The big loser in this week's Spanish national referendum approving the new democratic constitution may have been the idea that Spain can be ruled from the center.
Despite what was undoubtedly the most intensive get-out-the-vote drive in the country's history, a third of the electorate stayed home in the referendum on the kind of government the Spanish people want to establish.
For a referendum on such a basic issue it was a poor showing, Spanish political analysts of all stripes agreed. In addition, 8 percent of the registered voters said "no" or cast blank ballots.
El Pais, the newspaper closest to the Spainsh government, editorialized: "The most feared adversary of the 'yes' vote was not the 'no' vote but abstention. In this regard, the result was a setback for those of us who believe that consolidation of democratic institutions has as its only guarantee the support of the massess."
Close study of the results shows that, aside from the expected disaffection in the separatish-inclined Basque country, the weakest turnouts and the highest nay votes were in the middleclass precincts that had previously been the heart of Premier Adolfo Suarez's ruling Center Democratic Union.
The left was justifiably pleased with its showing. The Socialists and Communitsts brought their troops out to the polls. But top leftists expressed as much private dismay over the middle class' desertion of the Center Democrats as the party's own analysts.
The leaders of the two main leftist parties, Socialist Felipe Gonzalez and Communist Santiago Carrillo, worked hand in glove with Suarez on the constitutional text. This effort across party lines showed that the leaders of the major groups had understood the lesson of the Spanish Civil War of the 1930s -- that the left cannot rule alone against the right without producing an army-led rebellion.
Failure to understand that produced the 40-year dictatorship of Generalissimo efrancisco Franco. Although avowedly a man of the right, Franco finally tried during his last 15 years in pwer to bridge the gap between Spain's highly politicized poor and the ruling class with its institutions of power by creating a modern economy driven by a broad middle class that could become Spain's natural center.
The extreme right, the remnants of those who had resented Franco's encouragement of modernizers like Suarez, weree pleased by the referendum's outcome.
Antonio Izquierdo, editor of the mass-circulation, nationalistic newspaper El Alcazar, said, "Spain cannot be governed in the center because there is no center here. Both Felipe Gonzalez and Suarez are men who were simply invented by political computer machines.They represent no realities. The Spanish people are extremists by nature. This country is governable only when it has strong leadership."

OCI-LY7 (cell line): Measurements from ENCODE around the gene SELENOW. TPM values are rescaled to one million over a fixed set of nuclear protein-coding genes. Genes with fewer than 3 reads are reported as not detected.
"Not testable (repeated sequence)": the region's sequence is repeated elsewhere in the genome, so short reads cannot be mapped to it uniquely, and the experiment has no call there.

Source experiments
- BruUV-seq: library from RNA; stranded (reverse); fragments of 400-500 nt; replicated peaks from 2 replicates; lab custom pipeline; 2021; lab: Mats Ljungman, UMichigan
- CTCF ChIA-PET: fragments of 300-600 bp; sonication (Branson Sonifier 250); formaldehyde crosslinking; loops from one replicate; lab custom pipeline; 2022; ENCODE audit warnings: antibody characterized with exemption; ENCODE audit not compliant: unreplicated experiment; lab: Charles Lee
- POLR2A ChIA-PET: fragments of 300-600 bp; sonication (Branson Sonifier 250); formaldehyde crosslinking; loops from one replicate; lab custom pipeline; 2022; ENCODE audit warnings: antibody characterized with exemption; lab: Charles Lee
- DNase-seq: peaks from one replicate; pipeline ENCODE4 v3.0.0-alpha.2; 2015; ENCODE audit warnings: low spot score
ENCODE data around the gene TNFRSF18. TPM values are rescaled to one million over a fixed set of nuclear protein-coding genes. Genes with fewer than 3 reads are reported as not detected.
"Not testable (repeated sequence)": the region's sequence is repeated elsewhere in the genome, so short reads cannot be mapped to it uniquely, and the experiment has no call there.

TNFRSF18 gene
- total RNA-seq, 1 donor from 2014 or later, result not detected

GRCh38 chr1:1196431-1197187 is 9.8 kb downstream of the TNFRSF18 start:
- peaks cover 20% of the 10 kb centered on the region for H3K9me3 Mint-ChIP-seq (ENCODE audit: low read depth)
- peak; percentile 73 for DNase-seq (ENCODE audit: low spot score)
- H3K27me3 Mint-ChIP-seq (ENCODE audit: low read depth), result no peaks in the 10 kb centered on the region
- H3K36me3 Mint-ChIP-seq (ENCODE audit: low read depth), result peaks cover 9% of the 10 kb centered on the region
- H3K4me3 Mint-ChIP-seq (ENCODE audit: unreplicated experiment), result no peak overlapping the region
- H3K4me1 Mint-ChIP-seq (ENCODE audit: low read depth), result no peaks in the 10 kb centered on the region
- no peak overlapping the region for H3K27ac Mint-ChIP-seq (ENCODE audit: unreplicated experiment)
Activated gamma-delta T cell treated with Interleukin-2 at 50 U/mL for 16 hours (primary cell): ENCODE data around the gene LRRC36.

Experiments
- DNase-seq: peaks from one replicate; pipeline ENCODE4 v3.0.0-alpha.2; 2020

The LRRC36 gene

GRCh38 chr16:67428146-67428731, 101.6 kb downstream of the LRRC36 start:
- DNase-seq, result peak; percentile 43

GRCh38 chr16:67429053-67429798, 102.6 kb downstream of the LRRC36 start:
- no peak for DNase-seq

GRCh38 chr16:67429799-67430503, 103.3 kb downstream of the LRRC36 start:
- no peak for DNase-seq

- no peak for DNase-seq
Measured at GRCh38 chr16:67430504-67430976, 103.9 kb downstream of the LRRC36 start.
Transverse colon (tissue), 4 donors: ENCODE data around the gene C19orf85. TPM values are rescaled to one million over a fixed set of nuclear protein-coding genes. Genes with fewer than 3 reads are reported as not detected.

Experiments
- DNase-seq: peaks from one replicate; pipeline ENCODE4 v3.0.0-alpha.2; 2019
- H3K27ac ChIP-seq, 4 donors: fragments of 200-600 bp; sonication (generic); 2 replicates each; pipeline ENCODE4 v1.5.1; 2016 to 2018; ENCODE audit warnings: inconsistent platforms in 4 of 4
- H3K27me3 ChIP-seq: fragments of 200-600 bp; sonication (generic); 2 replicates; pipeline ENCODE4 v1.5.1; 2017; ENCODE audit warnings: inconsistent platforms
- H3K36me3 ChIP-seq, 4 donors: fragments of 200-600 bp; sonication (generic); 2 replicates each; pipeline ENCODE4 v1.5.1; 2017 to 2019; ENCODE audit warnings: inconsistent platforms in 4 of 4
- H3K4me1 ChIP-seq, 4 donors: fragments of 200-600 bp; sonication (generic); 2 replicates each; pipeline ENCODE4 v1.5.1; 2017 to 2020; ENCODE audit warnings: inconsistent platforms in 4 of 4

Suarez's attempts to make himself the indispensable man of the Spanish consensus have failed at least momentarily. This puts the spotlight back on the man who chose Suarex for the task, King Juan Carlos, Franco's handpicked successor.
The new constitution reduces the powers the king exercised during the three-year transition period following Franco's death. Suarez's entourage had thought this wa a safe course since Juan Carlos' indispensable role of maintaining the loyalty of the armed forces was thought to be no lonegr essential.
But analysts concerned about the future of democracy are troubled by the vote of the military. The army vote, concentrated in districts with military housing, produced heavy "no" votes.
The opposition to the constitution expressed by the primate of Spain, Cardinal Marcelo Gonzalez Martin of Toledo, is widely cited as playing a large part in the disaffection of the middle class. In Toledo, the old imperial capital, the "no" vote was 19.8 percent.
The disaffection of a large part of the ruling party's voters drastically narrows Suarez's room for maneuver. He is already being pressed to shift rightward to recapture his voters. It seems increasingly unlikely that he will now has been ruling at the head tions. He has been ruling at the head of a minority government, with 164 of the 350 parliamentary deputies.
The general presumption was that Suarez would try to captalize on a referendum triumph by calling elections. Now, such a course almost surely would bring big gains to the Popular Alliance, the rightist party of Manuel Fraga Iribarne, who was Franco's information minister.
Fraga is described as exultant over the results, claiming credit for the high abstention. Reliable sources said he offered to negotiate with Suarez on the formation of a coalition. Along with a few independents, Fraga's 16 votes in parliament would provide Suarez with a small majority.
The Suarez forces feel they no longer can rule as a minority government now that the consensus approach of issue-by-issue coalitions to write the constitution seems to be played out.
Suarez has another alternative, a "grand coalition" to defend domocracy with Spain's second party, the Socialists, led by Gonzalez. But, a Center Democratic Union strategist. pointed out, "that might be our party's greatest possible service to the nation. But it would be our last service. After that, we would probably disappear as a party."
At various times, the polls have shown the Socialists to be the largest party.With the respectability of Cabinet posts for the first time since the civil war of the 1930s, this analyst reasoned, the Socialists could soon sweep in with a parliamentary majority.
Suarez also is expected to tilt to the right to reassure the army. The military reportedly is disillusioned by the Suarez effort to woo the moderate Socialist voters into his camp.
Suarez is said to fear that while his alliance with Fraga might millify the military, it would probably create a Communist-Socialist alliance leading to an electoral victory by a new popular front that could be followed by a military rebellion on the lines of the civil war that brought Franco to power.